Support for Open Source projects

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Widely Scattered

Even if you don't want to go through the hassle of organizing your own crowdfunding campaign, that doesn't mean you can't get small donations from the community. The following services don't aim as much at financing a specific item, as at ensuring a regular flow of money to a project. The goal should be to have as little money as possible going to third parties – after all, the project should benefit more than its service providers. These should certainly be remunerated, but within a reasonable framework.

Apart from banks and savings institutions, PayPal [17] in the US, Luxembourg in Europe, and Skrill in the UK [18] (formerly Moneybookers) are popular services for requesting donations. For the former, only the payee needs a PayPal account, not the payer. For PayPal and Skrill, you set up an email account that you then use for your login.

PayPal and Skrill take between 3 to 5 percent of each payment for themselves, depending on the country. The transaction usually takes just a few minutes worldwide. If you attach a bank account, you can forward incoming payments to it and manage everything from there.

A much cheaper alternative is to use Bitcoin [19]. Bitcoins are purely digital, crowdsourced currency, and there is no central bank or private bank that controls their flow, so there are no commissions.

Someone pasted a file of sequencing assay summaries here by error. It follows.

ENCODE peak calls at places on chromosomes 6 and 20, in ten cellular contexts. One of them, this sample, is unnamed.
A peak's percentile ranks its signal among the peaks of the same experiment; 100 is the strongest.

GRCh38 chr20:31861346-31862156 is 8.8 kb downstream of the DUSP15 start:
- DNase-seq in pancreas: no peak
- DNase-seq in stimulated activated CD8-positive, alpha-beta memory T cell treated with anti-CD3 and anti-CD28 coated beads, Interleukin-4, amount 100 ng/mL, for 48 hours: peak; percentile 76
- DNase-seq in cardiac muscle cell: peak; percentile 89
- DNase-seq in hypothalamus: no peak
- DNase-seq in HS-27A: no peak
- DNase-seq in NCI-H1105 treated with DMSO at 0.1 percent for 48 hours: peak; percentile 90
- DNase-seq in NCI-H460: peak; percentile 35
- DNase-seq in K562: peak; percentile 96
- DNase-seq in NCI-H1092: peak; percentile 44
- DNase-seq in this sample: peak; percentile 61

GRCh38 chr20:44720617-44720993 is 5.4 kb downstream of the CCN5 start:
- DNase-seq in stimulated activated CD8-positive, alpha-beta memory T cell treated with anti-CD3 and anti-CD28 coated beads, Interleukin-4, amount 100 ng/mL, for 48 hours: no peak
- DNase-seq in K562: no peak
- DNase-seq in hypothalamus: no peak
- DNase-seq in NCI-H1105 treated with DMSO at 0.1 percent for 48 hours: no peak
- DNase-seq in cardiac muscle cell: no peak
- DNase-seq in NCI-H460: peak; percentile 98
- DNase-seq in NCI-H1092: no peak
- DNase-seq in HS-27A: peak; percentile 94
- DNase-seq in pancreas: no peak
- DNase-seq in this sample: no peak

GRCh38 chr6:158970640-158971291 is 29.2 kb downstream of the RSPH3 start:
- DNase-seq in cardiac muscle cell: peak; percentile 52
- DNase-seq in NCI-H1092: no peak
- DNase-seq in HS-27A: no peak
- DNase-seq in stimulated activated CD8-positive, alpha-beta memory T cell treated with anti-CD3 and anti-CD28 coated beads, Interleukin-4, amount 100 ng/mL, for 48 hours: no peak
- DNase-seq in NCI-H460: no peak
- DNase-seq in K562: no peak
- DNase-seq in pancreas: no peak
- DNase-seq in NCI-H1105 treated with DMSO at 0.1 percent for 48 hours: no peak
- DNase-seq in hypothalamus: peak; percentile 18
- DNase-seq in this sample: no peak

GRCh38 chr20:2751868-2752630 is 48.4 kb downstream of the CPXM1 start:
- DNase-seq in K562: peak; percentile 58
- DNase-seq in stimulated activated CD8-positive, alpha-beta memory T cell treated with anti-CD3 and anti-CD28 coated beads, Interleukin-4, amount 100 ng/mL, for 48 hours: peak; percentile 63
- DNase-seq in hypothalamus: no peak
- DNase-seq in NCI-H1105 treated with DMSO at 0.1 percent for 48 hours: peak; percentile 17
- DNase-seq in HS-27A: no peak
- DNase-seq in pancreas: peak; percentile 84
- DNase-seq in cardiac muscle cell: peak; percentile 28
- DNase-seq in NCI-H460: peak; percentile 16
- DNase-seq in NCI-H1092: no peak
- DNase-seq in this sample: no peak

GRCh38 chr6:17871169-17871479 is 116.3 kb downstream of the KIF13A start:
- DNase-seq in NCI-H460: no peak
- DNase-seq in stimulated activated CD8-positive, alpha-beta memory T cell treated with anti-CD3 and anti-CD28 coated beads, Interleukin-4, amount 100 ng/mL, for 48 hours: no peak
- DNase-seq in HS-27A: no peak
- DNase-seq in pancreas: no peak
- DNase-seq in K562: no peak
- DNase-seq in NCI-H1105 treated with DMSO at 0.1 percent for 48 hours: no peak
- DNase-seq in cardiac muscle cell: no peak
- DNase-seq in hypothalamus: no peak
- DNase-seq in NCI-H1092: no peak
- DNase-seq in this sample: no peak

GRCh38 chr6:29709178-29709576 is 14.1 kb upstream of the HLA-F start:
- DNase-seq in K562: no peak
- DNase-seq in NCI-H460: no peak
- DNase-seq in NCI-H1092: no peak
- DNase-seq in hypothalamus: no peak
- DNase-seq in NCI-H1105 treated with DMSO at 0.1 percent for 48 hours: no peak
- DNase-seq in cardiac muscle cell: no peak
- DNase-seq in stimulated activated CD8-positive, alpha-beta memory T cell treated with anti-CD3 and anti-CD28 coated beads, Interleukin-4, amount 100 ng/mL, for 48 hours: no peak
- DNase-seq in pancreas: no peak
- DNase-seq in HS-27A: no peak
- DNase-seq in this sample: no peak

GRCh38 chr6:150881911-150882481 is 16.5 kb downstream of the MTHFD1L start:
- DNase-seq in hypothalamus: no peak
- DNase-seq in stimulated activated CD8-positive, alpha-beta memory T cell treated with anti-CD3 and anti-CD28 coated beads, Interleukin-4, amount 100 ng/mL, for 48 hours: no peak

What service provider you ultimately choose depends on your comfort level with them, the amount involved, and your circle of interested parties. Although PayPal is available worldwide, Skrill is well known in Commonwealth countries. Bitcoins are more generally accepted among IT folks, while traditional social groups still view them with a certain skepticism – if they're known at all as a payment method.

Services such as Flattr [20] and Kachingle [21] provide interested parties with an opportunity to distribute small amounts of cash over many projects. Both micropayment services allow use of digital content (e.g., photos, videos, and posting in blogs) and thus support their authors.

With Flattr, participants first define a fixed amount to be paid for monthly content that they find worthy of setting aside for support. Kachingle has a fixed amount of five US dollars. The supporter distributes the amount by clicking the corresponding button for the account on the web.

The more buttons that supporters click monthly, the more equal portions are split among the contributions. At the end of the accounting period, the company pays the shares to the authors, which the participants have "flattred." Figure 3 shows the Flattr page for GIMP.

Figure 3: Flattr information for GIMP image processing software.

If you want to raise money for your project, it pays to design your website accordingly. The easiest way is to integrate one of the earlier mentioned services. PayPal provides a "Donate" button you can integrate in the HTML code of your page (Figure 4). Skrill has a WordPress plugin [22].

Figure 4: You can easily add a button on your project website for donations using PayPal.

Alternatively, you can provide the bank connection and its usage as text on a transparent background to make data mining from the search services more difficult.

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